Starting this past August, NGO2.0 evolved from a project originated in MIT’s New Media Action Lab into a Shenzhen-based Chinese nonprofit organization, the TuOu Center for Nonprofit Tech Development. The path from Cambridge to Shenzhen—China’s most progressive coastal city—was filled with obstacles and challenges. Made up of eleven dedicated volunteers, NGO2.0 started off in 2009 as a social-media literacy-training project designed to help grassroots NGOs in the underdeveloped regions of China to leverage new media to collaborate with each other, recruit volunteers, and explore innovative ways of serving their communities. To date, we have taught 340 NGOs across NGO issue areas how to use social media to make their presence visible to each other and to the rest of China beyond the small towns and villages where they are based.
Simultaneously, NGO2.0 has been building a change platform connecting partners committed to transforming China’s philanthropy and public interest sector. Together, the partners are working to create an enabling environment for change makers from different sectors to emerge, find each other, and form communities both online and offline.
Two of our most successful change platforms are the NGO-Techie Group and the NGO2.0/Oracle China’s Nonprofit Technology Group. Each network has drawn participants from foundations, NGOs, IT companies, universities, nonprofit technology startups, software developers and interaction designers’ communities.
We believe in leveraging local resources to solve local problems. But the networks focus less on solutions per se than a socially constructed approach to change, which means building cross-sector dialogues and giving every participant the opportunity to share problems and propose strategic alternatives. In a culture such as the Chinese where “collaboration” is easier said than done, community building will be a prioritized task for us, which includes establishing a network with provincial support-type NGOs that can reach deep into the hinterlands of the country.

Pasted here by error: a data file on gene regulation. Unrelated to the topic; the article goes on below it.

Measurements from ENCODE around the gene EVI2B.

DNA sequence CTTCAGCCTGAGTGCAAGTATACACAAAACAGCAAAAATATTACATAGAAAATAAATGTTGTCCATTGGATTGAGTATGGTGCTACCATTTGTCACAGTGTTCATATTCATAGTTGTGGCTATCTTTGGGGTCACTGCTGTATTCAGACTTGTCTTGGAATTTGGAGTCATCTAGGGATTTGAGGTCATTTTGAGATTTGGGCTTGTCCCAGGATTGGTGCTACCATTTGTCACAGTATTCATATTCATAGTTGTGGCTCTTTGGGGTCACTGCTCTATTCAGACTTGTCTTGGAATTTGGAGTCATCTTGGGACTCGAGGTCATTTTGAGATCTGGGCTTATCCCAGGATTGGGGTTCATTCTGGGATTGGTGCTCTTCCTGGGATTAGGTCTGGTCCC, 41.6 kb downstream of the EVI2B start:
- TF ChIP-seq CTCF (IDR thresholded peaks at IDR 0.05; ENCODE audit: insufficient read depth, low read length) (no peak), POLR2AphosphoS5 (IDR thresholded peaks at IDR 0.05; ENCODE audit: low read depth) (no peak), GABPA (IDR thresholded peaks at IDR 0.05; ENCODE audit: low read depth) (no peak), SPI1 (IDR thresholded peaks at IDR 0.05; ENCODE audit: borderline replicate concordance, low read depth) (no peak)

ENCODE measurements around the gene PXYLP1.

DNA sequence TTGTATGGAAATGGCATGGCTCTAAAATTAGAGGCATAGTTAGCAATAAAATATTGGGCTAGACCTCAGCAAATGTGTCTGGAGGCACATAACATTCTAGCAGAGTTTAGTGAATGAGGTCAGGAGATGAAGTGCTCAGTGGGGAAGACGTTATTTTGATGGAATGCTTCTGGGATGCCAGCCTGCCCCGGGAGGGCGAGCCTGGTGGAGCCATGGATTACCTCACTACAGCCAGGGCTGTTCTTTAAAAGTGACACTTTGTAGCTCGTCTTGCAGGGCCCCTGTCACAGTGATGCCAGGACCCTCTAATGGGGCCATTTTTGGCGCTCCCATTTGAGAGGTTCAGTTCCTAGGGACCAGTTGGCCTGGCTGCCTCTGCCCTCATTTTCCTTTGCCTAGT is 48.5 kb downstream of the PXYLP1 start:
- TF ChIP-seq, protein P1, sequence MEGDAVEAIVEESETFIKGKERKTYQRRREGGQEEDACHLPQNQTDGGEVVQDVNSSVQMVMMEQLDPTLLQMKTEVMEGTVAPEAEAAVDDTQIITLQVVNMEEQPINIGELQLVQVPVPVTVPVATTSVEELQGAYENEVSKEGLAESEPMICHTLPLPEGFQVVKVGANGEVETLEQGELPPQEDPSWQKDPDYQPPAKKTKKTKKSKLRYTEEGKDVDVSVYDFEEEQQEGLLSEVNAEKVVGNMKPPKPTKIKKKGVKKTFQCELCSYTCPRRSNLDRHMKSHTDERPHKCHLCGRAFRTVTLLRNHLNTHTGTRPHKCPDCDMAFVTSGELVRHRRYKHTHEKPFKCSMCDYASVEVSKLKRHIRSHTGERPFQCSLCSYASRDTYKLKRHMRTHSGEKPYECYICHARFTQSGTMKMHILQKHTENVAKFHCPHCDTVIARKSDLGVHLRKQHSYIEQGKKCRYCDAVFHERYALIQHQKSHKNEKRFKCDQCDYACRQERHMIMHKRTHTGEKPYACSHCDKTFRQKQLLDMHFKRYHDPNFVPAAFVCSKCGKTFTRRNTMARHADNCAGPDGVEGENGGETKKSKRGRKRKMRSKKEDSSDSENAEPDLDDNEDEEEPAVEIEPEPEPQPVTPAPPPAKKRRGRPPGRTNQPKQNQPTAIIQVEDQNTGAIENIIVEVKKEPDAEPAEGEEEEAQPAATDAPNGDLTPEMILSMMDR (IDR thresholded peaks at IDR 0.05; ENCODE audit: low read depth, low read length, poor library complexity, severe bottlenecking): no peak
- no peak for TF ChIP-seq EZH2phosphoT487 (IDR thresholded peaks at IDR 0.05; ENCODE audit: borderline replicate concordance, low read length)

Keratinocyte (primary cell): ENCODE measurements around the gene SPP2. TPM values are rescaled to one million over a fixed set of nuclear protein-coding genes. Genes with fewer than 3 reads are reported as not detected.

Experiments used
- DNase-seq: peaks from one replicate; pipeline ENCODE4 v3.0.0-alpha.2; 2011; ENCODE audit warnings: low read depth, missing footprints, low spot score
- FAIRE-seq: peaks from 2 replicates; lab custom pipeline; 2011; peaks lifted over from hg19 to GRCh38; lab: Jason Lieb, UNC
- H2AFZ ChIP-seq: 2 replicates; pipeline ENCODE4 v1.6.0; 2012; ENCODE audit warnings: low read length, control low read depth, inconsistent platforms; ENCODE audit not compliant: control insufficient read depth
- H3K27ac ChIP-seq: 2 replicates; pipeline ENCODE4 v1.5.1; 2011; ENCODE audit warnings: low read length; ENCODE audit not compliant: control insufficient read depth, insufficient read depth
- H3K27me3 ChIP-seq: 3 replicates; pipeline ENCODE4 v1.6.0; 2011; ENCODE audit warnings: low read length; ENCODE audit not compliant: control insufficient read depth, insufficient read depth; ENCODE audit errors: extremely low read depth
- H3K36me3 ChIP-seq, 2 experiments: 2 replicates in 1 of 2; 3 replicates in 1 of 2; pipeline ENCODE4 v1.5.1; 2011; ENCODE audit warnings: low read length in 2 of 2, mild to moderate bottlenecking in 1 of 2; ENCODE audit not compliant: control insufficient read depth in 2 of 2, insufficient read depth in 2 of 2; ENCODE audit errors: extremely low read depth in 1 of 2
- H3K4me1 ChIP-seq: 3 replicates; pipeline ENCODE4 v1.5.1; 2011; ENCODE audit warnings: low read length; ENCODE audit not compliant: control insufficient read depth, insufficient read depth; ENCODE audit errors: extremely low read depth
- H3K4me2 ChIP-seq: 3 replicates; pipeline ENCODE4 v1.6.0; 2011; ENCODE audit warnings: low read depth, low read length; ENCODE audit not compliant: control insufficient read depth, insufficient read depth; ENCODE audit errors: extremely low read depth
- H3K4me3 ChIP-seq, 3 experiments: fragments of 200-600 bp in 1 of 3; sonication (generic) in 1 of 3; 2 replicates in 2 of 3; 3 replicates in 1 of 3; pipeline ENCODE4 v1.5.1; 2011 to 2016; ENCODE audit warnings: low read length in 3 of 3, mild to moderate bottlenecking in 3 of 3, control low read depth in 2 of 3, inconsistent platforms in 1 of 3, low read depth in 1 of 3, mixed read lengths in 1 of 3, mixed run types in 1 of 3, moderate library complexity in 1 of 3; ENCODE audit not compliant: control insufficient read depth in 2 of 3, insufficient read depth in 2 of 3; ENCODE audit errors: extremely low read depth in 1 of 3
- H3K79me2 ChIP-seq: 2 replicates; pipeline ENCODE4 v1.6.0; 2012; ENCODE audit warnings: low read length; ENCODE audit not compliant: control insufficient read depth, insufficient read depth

Meanwhile, through a connection via the MIT Center for Civic Media, we got in touch with an Egyptian NGO Helwa Ya Balady that expressed interest in using the crowd-sourced map developed by our chief engineer Yu Wang, a CMS graduate student. This chance encounter allowed NGO2.0 to open up the source codes of our map (www.ngo20map.com) sooner than we expected. We are making plans to visit Vietnam to find opportunities for similar collaboration.